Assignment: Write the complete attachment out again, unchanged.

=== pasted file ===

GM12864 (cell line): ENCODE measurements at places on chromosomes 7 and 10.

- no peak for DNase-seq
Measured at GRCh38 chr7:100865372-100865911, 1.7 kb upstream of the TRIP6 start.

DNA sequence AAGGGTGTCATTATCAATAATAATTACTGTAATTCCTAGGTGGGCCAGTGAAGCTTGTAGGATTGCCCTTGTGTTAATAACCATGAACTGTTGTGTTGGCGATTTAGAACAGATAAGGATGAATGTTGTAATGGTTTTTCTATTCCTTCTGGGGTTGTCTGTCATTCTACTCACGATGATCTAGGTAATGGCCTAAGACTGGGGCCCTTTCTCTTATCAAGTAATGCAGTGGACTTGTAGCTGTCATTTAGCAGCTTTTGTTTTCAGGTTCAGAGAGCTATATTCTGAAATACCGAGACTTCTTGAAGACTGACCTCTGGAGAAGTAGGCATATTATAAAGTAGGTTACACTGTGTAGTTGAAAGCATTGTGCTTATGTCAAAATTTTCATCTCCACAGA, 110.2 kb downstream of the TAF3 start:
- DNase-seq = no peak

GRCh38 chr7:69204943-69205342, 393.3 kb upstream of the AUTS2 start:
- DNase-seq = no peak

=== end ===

GM12864 (cell line): ENCODE measurements at places on chromosomes 7 and 10.

- no peak for DNase-seq
Measured at GRCh38 chr7:100865372-100865911, 1.7 kb upstream of the TRIP6 start.

DNA sequence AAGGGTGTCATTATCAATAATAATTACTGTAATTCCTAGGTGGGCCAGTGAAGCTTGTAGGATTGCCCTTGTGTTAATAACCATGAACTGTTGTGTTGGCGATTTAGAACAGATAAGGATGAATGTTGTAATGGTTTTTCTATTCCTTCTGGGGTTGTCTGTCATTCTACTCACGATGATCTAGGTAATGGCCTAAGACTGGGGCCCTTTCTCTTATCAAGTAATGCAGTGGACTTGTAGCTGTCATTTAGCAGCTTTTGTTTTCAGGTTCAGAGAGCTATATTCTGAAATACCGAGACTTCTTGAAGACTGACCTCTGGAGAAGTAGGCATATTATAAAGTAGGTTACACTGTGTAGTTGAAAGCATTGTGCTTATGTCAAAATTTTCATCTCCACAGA, 110.2 kb downstream of the TAF3 start:
- DNase-seq = no peak

GRCh38 chr7:69204943-69205342, 393.3 kb upstream of the AUTS2 start:
- DNase-seq = no peak